Bring on the ex­cite­ment of rac­ing truck cham­pi­onships

Big trucks fill­ing nar­row space cre­ate thrills ga­lore

Big Rigs - - EVENTS - Gra­ham Harsant

OC­TO­BER 21 and 22 saw the re­turn of the Giti Tire Su­per Truck Na­tion­als to Win­ton, in Vic­to­ria’s north, for Round 3 of the Cham­pi­onship Se­ries.

Steve Zam­mit ar­rived, hop­ing to ex­tend his lead in the points.

Barry Butwell, 22 points be­hind on the board, was in­tent on clos­ing the gap.

Truck rac­ing be­gan in Oz in 1988 at Calder Park in Mel­bourne.

Back then the trucks were road-go­ing prime movers with a race seat and har­ness fit­ted and thrown onto the track. They could have had sleeper cabs and bo­gie drives still fit­ted.

In­deed some driv­ers raced their trucks on Sun­day and drove them for work on Mon­day.

Frank Amoroso was one such racer.

“I go back to my younger days. I was al­ways a hard charger on the Hume High­way many years ago but I could see the writ­ing on the wall,” he said.

“As a kid I al­ways wanted to be a race car driver or drive trucks. In my early days there was no money in race cars so, nat­u­rally, I went driv­ing trucks.

“I started off with my road truck which was a Ken­worth Aero­dyne.

Put a roll cage on it, raced on the week­ends, con­verted back on Sun­day night and hit the road on Mon­day.

“Af­ter that came a Di­a­mond Rio which I had for about 12 months and then I bought this W model which I’ve had since about 1991.

“I’m the old grandpa of the place ac­tu­ally. Some of the other com­peti­tors, like Steve Zam­mit, were in nap­pies when I first started rac­ing.

“It’s some­thing I’ve al­ways en­joyed and I can hon­estly say I get just as much of a buzz now as I did 28 years ago when I first started.”

Chris Mif­sud, the me­chanic and co-driver of Frank’s Fate Rac­ing, has built the en­gines for the team since 2000.

“It’s 14-litre big-cam Cum­mins, es­sen­tially what most peo­ple would know as a road en­gine. It’s got a dif­fer­ent fuel pump, in­jec­tors and turbo set-up.

“We use a cus­tom ground camshaft and stuff but that’s about it. We use a stan­dard pis­ton which we mod­ify to lower com­pres­sion but es­sen­tially it’s a fac­tory Cum­mins. We run a com­pound twin Turbo set on it. It prob­a­bly makes some­where in the re­gion of about 1500hp.

“Orig­i­nally the truck was a W model Ken­worth. It was raced in the first truck race, back in 1988. Orig­i­nally it had a V-8 Cum­mins and it was driven by Alan Grice. It’s 30 years old next year.”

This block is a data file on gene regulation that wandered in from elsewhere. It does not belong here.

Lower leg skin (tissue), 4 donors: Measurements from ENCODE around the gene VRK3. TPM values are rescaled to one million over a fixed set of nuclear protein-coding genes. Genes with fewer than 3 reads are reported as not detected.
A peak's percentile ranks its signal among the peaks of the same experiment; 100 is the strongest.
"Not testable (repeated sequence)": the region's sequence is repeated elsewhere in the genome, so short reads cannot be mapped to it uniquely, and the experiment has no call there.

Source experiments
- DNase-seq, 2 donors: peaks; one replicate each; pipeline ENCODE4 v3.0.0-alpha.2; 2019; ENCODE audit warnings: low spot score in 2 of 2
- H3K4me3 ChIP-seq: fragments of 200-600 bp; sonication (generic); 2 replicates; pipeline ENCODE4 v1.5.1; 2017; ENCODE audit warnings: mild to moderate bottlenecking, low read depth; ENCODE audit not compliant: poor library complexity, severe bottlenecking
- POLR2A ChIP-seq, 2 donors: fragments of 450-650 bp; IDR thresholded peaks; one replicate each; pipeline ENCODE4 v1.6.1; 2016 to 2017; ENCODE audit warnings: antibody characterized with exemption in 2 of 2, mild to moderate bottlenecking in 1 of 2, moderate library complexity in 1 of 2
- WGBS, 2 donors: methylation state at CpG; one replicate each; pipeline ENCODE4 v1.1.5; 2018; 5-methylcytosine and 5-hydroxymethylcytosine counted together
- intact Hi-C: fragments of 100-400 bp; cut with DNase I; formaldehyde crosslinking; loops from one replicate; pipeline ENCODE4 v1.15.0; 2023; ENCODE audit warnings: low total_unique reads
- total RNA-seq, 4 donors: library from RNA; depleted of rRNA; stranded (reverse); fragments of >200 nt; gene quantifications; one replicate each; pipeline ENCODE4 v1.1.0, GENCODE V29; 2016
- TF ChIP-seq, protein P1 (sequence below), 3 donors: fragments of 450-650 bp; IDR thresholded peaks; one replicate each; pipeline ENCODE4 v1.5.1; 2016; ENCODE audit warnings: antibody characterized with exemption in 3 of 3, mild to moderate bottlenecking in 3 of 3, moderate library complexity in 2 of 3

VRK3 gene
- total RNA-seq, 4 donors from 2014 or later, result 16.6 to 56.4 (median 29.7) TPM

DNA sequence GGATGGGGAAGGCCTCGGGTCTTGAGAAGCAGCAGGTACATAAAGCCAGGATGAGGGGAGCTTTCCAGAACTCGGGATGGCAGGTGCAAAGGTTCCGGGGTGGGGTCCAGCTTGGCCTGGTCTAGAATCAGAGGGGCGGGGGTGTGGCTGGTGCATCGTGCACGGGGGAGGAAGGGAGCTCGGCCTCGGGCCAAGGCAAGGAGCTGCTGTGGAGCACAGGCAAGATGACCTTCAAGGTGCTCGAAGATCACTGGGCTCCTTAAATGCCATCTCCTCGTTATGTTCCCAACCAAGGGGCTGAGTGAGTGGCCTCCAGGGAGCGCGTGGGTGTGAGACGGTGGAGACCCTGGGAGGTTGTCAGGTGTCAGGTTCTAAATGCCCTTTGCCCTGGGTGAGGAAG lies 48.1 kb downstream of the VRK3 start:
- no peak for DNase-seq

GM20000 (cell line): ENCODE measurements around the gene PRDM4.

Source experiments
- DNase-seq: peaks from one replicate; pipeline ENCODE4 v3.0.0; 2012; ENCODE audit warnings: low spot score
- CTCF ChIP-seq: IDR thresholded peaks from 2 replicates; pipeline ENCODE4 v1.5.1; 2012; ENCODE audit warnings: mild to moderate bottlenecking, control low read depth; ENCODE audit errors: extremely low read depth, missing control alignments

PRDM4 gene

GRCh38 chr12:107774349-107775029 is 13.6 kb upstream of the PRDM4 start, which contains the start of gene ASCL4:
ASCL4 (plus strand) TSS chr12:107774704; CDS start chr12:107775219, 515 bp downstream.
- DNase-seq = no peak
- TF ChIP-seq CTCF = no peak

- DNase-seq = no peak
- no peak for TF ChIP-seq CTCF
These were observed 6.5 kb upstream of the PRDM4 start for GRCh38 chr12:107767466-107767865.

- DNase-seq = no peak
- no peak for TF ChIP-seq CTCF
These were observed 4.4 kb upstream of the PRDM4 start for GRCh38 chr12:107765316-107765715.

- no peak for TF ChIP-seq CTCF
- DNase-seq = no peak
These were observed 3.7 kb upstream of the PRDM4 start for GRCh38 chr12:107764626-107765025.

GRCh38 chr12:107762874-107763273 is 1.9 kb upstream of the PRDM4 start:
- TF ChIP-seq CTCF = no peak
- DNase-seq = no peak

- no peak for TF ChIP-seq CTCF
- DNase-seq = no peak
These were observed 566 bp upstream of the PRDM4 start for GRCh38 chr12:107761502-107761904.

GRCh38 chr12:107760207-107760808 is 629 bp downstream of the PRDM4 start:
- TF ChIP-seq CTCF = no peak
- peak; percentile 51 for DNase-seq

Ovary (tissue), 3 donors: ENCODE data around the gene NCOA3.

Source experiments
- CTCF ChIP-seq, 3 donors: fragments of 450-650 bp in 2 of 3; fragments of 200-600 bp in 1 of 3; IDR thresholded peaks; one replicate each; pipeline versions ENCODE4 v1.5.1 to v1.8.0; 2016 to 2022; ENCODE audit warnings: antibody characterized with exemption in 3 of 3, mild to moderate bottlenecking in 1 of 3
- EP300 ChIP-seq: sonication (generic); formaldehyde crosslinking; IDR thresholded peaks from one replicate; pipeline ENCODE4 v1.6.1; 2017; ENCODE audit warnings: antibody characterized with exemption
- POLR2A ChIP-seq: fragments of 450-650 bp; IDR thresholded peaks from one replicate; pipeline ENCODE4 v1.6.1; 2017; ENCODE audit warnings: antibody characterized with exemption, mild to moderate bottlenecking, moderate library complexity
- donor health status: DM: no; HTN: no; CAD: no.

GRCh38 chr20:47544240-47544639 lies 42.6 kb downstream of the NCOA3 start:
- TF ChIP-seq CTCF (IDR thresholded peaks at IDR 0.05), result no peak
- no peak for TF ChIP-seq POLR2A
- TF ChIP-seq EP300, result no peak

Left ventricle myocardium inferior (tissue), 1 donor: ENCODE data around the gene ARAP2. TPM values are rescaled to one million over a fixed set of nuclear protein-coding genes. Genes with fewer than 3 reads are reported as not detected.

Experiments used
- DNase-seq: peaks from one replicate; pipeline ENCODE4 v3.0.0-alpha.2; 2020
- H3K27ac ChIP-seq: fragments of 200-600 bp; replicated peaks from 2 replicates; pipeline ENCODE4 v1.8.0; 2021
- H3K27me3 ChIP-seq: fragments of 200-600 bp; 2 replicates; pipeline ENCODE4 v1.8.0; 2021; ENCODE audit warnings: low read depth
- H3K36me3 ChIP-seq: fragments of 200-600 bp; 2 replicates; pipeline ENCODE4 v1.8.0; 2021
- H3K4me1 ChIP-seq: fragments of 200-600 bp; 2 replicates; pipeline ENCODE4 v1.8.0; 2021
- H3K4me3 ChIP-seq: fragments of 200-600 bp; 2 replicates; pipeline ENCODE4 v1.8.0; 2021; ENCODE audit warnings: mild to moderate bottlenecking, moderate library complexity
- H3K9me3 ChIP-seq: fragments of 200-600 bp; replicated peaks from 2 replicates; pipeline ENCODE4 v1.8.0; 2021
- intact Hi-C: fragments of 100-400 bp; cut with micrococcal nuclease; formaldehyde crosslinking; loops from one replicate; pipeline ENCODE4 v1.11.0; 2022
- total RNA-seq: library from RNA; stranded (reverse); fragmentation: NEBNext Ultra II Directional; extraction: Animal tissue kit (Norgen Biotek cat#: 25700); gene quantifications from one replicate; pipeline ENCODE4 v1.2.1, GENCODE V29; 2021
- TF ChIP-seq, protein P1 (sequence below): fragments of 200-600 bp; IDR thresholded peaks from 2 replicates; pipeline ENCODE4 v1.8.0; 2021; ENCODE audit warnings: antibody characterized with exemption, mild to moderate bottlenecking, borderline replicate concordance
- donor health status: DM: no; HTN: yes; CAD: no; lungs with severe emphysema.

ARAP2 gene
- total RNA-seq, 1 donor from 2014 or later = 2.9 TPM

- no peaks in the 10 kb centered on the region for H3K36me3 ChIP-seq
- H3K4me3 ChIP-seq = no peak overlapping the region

Barry Butwell also started rac­ing about 25 years ago with a break along the way.

“We’re go­ing OK but Steve Zam­mit’s still got it over us,” he said.

Barry’s pre­ferred mode of

rac­ing trans­port is a Mack Su­per Liner which has been re­built from the ground up.

“We use in an E7 mo­tor with Al­li­son trans­mis­sion it’s also got a Sca­nia rear end. It’s a bit of a mix­ture.

“The out­put is im­pos­si­ble to tell but we es­ti­mate be­tween 12 and 1300 horses.”

Mar­cus Prill­witz races un­der Barry’s ban­ner. This is Mar­cus’s fourth sea­son.

“Barry got me into it. I have a work­shop next to his and we like to drink beer. That’s how it came about.”

His truck was orig­i­nally bits and pieces around the pad­dock which “we threw it to­gether in about four months”. Another Su­per Liner, this runs a 892 Detroit.

“There are peo­ple who’d want to kill me for do­ing that, in­clud­ing Barry.” Mar­cus’s truck is one of only two man­u­als in the field.

Steve Zam­mit is the se­ries leader and, in all like­li­hood, will be crowned cham­pion.

“We had a bit of a rocky start. Barry Butwell did well at Lake­field Park. We went back to the draw­ing board and at the last race meet­ing we did OK.

“So far this week and we’ve done pole in two races. We did a cou­ple of lit­tle changes to it and she is run­ning re­ally well.”

Orig­i­nally the truck was a W model Ken­worth. The front is orig­i­nal but the rest was re-bod­ied from a W model to a 401.

Steve was des­tined to race: “To be hon­est the old man and his mate John Scar­cella, who is one of the own­ers of the truck, had both lost their li­censes, in 1989 I think it was. Tony Par­rish came down from Oran Park and said, ‘Do you want to bring some trucks down and race them?’

“With­out li­cences, they had noth­ing bet­ter to do, so got the old man’s W model (which is still on the road to­day) and went truck rac­ing with it.

“Back in ‘89 I was only four or five. I didn’t have a choice, it is al­ways been in my blood to fol­low in the foot­steps of the blokes rac­ing be­fore me.”

The week­end fin­ished with Steve ex­tend­ing his lead over Barry.

Frank Amoroso, although well back in the rank­ings, had an in­spired drive to win the first race on the Sun­day.

With big trucks fill­ing a nar­row track, this is an ex­cit­ing sport to watch. If you can get to Wake­field Park at Tir­ran­nav­ille, near Goul­burn, on De­cem­ber 2–3, be there.

PHOTOS: GRA­HAM HARSANT.

Chris Mif­sud and Frank Amoroso, the ‘grandpa’ of the rac­ing driv­ers.

Se­ries leader Steve Zam­mit.

Barry Butwell and his Mack Su­per Liner. .

Ready to race.

Rigs ready to race.

Mar­cus Prill­witz and his Su­per Liner which is one of two man­u­als in the field.

This Ken­worth is primed.

Face of Ford.

And they're rac­ing.

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